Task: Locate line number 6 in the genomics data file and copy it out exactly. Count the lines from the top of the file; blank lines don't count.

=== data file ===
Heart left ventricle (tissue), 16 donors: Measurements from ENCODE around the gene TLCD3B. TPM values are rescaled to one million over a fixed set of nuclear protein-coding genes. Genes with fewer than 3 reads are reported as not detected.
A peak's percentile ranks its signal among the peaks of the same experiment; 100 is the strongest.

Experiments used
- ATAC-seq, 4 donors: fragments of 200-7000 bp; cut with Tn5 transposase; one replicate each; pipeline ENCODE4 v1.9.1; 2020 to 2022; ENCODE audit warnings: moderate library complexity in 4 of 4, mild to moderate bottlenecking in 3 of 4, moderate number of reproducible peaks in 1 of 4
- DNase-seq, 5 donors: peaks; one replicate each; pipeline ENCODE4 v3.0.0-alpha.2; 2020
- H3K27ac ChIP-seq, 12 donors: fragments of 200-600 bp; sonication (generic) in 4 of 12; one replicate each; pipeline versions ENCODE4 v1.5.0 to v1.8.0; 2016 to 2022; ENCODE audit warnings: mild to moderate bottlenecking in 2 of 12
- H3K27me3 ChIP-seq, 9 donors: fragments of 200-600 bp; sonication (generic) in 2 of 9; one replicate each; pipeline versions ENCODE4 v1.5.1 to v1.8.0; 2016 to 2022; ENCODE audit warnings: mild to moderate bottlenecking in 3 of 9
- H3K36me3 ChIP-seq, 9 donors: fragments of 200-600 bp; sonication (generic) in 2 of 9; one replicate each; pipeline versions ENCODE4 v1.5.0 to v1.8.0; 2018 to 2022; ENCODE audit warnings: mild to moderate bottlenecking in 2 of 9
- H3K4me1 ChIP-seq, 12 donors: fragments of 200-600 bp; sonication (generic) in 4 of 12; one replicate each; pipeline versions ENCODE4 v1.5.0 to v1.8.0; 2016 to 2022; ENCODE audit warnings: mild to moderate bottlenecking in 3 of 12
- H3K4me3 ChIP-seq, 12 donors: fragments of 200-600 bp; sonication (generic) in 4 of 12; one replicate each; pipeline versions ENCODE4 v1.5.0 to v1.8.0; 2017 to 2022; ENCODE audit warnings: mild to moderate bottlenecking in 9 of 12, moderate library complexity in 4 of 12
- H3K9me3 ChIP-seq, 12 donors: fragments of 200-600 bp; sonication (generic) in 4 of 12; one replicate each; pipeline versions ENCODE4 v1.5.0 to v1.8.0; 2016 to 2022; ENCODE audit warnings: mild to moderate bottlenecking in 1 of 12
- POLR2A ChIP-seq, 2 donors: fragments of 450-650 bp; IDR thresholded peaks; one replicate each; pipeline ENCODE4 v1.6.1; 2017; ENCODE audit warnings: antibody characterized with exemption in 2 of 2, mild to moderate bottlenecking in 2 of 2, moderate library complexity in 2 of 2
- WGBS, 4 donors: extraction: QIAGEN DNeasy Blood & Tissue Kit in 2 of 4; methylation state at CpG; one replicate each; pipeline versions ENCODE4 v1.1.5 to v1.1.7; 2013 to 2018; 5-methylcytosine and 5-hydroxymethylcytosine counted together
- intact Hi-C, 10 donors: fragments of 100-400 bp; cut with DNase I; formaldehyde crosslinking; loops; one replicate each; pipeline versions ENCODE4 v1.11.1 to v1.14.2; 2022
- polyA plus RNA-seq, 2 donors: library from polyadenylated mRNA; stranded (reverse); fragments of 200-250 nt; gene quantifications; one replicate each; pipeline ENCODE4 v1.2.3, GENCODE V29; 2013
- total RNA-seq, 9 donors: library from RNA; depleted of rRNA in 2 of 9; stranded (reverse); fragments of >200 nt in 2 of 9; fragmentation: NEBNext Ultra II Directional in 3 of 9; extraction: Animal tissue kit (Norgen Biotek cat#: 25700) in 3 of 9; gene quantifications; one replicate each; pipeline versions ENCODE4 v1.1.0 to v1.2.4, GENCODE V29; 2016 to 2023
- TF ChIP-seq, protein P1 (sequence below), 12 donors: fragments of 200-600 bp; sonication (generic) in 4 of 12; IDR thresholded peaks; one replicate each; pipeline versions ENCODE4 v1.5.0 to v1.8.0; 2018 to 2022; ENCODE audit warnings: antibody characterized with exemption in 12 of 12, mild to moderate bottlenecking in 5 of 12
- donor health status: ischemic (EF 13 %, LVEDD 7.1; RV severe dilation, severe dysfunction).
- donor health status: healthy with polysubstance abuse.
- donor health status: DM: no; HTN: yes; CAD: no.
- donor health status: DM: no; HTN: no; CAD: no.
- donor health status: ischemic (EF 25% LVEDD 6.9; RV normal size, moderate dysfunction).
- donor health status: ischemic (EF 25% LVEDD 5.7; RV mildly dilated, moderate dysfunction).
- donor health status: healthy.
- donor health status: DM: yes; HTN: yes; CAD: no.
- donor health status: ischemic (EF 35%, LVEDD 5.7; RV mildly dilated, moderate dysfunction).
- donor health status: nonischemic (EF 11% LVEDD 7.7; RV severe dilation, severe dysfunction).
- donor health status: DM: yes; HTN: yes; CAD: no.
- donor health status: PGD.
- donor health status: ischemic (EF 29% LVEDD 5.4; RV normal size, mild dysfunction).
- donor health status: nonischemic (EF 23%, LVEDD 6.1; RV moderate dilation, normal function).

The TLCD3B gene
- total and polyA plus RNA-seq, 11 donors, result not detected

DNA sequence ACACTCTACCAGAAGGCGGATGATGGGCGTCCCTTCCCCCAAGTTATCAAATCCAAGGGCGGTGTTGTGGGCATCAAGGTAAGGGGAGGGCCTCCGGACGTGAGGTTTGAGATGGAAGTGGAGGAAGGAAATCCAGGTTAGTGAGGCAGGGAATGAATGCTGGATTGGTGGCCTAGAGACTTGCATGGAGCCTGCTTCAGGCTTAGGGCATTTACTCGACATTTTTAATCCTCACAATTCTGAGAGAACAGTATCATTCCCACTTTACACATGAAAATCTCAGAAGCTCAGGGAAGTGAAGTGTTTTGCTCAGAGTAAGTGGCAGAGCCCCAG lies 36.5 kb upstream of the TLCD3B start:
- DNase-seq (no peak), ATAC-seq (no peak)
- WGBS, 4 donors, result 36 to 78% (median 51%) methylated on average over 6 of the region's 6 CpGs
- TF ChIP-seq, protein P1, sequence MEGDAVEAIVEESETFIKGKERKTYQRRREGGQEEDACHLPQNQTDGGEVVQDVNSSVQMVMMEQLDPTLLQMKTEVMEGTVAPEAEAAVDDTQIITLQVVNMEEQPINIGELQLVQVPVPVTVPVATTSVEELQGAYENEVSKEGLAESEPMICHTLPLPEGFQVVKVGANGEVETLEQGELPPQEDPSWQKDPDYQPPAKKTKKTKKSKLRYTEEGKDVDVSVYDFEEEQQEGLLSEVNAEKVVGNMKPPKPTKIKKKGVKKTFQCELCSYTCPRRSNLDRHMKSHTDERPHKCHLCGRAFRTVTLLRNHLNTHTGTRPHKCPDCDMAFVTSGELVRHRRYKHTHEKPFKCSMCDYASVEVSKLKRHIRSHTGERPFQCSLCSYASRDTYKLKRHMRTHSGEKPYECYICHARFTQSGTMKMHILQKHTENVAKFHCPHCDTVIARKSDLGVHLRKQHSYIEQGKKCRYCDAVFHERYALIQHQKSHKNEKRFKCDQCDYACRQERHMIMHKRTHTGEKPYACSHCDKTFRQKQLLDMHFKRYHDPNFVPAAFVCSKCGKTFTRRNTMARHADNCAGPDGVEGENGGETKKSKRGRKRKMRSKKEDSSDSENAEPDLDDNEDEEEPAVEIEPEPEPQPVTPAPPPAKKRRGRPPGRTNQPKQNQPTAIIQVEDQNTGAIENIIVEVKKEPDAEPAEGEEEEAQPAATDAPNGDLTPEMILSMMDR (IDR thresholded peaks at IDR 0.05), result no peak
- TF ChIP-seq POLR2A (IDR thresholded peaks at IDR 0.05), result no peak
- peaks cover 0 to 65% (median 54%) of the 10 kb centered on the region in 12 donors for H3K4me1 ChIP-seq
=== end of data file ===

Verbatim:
- H3K27ac ChIP-seq, 12 donors: fragments of 200-600 bp; sonication (generic) in 4 of 12; one replicate each; pipeline versions ENCODE4 v1.5.0 to v1.8.0; 2016 to 2022; ENCODE audit warnings: mild to moderate bottlenecking in 2 of 12